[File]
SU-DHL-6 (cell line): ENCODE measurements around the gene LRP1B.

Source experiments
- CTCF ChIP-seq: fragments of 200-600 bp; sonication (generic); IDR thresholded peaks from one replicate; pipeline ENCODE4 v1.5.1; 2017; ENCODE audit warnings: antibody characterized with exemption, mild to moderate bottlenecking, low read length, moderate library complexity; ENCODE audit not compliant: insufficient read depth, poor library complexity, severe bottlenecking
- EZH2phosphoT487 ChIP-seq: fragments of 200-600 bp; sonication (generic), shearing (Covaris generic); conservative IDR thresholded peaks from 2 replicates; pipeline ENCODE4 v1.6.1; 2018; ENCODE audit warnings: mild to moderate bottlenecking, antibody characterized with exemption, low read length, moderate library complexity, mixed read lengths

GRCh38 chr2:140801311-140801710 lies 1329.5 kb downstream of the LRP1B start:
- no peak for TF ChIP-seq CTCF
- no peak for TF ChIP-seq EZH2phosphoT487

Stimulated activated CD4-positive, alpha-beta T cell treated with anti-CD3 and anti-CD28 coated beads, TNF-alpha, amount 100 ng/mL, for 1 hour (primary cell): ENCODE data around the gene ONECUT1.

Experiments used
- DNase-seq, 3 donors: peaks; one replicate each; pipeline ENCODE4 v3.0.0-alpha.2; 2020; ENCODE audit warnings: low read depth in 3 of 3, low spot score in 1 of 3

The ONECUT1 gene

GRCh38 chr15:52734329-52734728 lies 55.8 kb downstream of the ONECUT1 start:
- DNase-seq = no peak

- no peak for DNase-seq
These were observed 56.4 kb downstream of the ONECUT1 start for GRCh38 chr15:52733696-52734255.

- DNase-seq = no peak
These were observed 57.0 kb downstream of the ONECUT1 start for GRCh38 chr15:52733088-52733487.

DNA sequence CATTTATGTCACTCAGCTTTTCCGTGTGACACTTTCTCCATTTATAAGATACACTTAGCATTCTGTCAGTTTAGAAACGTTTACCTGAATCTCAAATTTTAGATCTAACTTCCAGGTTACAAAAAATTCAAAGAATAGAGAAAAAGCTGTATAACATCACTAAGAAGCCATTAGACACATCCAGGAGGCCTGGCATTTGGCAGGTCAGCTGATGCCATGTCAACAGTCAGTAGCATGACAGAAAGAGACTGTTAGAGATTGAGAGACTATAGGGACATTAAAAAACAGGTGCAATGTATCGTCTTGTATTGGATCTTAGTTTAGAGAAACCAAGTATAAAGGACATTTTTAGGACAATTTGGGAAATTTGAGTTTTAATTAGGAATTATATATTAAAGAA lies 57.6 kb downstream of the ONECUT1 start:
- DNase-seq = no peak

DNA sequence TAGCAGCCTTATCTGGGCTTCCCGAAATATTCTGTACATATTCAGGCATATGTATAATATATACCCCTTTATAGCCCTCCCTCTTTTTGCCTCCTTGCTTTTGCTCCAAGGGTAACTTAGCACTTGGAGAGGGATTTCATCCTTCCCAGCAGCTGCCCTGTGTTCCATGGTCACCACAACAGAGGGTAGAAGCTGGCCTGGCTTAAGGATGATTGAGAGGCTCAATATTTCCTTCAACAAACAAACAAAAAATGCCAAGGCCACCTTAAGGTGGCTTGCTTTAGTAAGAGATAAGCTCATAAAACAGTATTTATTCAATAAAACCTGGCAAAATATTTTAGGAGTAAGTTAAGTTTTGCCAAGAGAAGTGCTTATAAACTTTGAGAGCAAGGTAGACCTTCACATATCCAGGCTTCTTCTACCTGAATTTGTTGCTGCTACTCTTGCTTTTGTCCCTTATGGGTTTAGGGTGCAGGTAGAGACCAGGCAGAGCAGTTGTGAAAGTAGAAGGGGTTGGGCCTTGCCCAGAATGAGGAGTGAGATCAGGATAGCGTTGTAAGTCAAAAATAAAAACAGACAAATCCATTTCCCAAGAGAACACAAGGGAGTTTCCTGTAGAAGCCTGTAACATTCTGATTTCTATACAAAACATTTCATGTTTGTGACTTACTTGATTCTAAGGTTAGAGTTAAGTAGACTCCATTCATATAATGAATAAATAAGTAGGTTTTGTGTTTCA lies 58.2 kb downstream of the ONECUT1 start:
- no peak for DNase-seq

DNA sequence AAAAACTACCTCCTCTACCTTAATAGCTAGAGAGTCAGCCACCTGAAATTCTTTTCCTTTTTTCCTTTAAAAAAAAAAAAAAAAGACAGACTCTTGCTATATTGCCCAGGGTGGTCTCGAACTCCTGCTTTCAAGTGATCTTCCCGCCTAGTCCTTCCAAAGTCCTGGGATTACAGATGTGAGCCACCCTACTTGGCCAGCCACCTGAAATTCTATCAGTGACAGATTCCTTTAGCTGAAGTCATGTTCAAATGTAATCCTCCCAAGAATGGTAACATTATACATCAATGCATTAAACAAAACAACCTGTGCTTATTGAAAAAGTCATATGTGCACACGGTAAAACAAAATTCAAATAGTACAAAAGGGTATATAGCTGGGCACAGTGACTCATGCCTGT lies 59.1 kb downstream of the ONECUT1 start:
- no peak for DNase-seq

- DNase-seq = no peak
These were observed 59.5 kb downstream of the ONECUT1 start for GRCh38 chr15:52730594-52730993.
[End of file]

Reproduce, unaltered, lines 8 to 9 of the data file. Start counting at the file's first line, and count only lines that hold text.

Stimulated activated CD4-positive, alpha-beta T cell treated with anti-CD3 and anti-CD28 coated beads, TNF-alpha, amount 100 ng/mL, for 1 hour (primary cell): ENCODE data around the gene ONECUT1.

Experiments used